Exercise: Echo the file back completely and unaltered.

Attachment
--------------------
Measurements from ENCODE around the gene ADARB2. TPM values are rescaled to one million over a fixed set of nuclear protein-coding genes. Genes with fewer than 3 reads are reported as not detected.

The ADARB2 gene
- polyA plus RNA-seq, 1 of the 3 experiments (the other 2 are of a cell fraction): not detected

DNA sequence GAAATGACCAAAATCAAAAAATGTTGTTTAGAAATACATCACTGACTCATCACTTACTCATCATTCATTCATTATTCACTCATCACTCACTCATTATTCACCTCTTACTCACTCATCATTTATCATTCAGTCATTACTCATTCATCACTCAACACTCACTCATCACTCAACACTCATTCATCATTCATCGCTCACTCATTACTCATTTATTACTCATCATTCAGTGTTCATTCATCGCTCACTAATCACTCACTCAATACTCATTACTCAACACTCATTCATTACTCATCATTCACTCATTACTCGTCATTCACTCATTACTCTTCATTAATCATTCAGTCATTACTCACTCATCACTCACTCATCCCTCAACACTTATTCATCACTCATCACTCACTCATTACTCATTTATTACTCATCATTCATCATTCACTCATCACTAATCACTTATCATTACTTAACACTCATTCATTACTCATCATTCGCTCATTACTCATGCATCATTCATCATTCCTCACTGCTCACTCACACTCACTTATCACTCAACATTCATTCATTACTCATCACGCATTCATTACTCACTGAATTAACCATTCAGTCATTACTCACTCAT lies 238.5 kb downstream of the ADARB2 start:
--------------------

Measurements from ENCODE around the gene ADARB2. TPM values are rescaled to one million over a fixed set of nuclear protein-coding genes. Genes with fewer than 3 reads are reported as not detected.

The ADARB2 gene
- polyA plus RNA-seq, 1 of the 3 experiments (the other 2 are of a cell fraction): not detected

DNA sequence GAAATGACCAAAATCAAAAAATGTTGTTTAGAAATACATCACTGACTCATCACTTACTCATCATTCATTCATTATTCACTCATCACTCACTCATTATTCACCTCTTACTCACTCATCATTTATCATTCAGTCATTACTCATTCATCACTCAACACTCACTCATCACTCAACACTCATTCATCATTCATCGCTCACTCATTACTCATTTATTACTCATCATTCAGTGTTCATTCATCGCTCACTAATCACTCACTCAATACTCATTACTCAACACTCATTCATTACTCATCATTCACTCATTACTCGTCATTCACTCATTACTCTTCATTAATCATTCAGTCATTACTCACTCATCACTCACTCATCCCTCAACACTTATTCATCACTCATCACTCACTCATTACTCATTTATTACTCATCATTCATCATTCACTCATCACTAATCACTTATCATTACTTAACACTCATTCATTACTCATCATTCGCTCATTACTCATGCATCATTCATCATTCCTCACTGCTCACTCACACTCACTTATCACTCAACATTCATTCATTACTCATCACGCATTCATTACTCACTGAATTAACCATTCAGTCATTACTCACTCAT lies 238.5 kb downstream of the ADARB2 start: